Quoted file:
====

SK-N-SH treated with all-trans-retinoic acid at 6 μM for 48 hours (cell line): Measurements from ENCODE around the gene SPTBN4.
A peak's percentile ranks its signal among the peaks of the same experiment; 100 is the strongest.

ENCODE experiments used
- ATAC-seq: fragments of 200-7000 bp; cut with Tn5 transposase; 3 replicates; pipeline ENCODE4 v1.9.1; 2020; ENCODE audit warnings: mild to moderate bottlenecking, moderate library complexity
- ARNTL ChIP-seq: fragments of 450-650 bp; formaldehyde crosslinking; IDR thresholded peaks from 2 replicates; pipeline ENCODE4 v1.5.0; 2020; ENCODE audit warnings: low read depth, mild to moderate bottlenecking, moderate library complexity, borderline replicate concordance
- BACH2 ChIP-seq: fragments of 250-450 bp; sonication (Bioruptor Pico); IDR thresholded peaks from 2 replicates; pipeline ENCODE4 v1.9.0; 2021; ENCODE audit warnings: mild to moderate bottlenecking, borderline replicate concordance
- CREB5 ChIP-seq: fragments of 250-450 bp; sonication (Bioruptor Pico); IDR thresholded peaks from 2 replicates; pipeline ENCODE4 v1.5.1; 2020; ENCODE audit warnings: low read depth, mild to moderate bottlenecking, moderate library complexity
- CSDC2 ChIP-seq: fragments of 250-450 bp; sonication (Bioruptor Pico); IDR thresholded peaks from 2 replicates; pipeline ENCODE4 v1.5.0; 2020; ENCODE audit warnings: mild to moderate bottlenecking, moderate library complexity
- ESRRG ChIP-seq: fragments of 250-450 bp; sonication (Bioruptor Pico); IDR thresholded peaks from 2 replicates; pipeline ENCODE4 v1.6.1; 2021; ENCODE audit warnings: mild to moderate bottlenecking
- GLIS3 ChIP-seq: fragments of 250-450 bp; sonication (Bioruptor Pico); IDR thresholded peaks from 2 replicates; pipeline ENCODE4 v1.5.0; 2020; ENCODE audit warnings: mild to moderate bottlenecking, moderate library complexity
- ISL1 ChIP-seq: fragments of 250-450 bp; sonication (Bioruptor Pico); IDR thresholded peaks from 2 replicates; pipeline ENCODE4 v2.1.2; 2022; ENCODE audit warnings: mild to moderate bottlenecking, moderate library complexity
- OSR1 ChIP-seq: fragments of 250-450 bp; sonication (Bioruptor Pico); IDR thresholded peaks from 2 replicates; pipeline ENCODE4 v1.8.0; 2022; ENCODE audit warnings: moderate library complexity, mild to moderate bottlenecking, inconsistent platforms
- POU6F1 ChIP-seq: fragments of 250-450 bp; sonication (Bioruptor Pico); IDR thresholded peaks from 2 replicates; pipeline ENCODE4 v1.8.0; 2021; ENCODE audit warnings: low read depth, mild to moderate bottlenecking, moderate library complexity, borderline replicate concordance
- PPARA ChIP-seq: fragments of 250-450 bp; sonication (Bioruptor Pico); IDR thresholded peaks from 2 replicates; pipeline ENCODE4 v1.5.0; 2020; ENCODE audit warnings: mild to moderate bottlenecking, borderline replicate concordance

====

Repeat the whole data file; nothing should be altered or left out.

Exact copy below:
SK-N-SH treated with all-trans-retinoic acid at 6 μM for 48 hours (cell line): Measurements from ENCODE around the gene SPTBN4.
A peak's percentile ranks its signal among the peaks of the same experiment; 100 is the strongest.

ENCODE experiments used
- ATAC-seq: fragments of 200-7000 bp; cut with Tn5 transposase; 3 replicates; pipeline ENCODE4 v1.9.1; 2020; ENCODE audit warnings: mild to moderate bottlenecking, moderate library complexity
- ARNTL ChIP-seq: fragments of 450-650 bp; formaldehyde crosslinking; IDR thresholded peaks from 2 replicates; pipeline ENCODE4 v1.5.0; 2020; ENCODE audit warnings: low read depth, mild to moderate bottlenecking, moderate library complexity, borderline replicate concordance
- BACH2 ChIP-seq: fragments of 250-450 bp; sonication (Bioruptor Pico); IDR thresholded peaks from 2 replicates; pipeline ENCODE4 v1.9.0; 2021; ENCODE audit warnings: mild to moderate bottlenecking, borderline replicate concordance
- CREB5 ChIP-seq: fragments of 250-450 bp; sonication (Bioruptor Pico); IDR thresholded peaks from 2 replicates; pipeline ENCODE4 v1.5.1; 2020; ENCODE audit warnings: low read depth, mild to moderate bottlenecking, moderate library complexity
- CSDC2 ChIP-seq: fragments of 250-450 bp; sonication (Bioruptor Pico); IDR thresholded peaks from 2 replicates; pipeline ENCODE4 v1.5.0; 2020; ENCODE audit warnings: mild to moderate bottlenecking, moderate library complexity
- ESRRG ChIP-seq: fragments of 250-450 bp; sonication (Bioruptor Pico); IDR thresholded peaks from 2 replicates; pipeline ENCODE4 v1.6.1; 2021; ENCODE audit warnings: mild to moderate bottlenecking
- GLIS3 ChIP-seq: fragments of 250-450 bp; sonication (Bioruptor Pico); IDR thresholded peaks from 2 replicates; pipeline ENCODE4 v1.5.0; 2020; ENCODE audit warnings: mild to moderate bottlenecking, moderate library complexity
- ISL1 ChIP-seq: fragments of 250-450 bp; sonication (Bioruptor Pico); IDR thresholded peaks from 2 replicates; pipeline ENCODE4 v2.1.2; 2022; ENCODE audit warnings: mild to moderate bottlenecking, moderate library complexity
- OSR1 ChIP-seq: fragments of 250-450 bp; sonication (Bioruptor Pico); IDR thresholded peaks from 2 replicates; pipeline ENCODE4 v1.8.0; 2022; ENCODE audit warnings: moderate library complexity, mild to moderate bottlenecking, inconsistent platforms
- POU6F1 ChIP-seq: fragments of 250-450 bp; sonication (Bioruptor Pico); IDR thresholded peaks from 2 replicates; pipeline ENCODE4 v1.8.0; 2021; ENCODE audit warnings: low read depth, mild to moderate bottlenecking, moderate library complexity, borderline replicate concordance
- PPARA ChIP-seq: fragments of 250-450 bp; sonication (Bioruptor Pico); IDR thresholded peaks from 2 replicates; pipeline ENCODE4 v1.5.0; 2020; ENCODE audit warnings: mild to moderate bottlenecking, borderline replicate concordance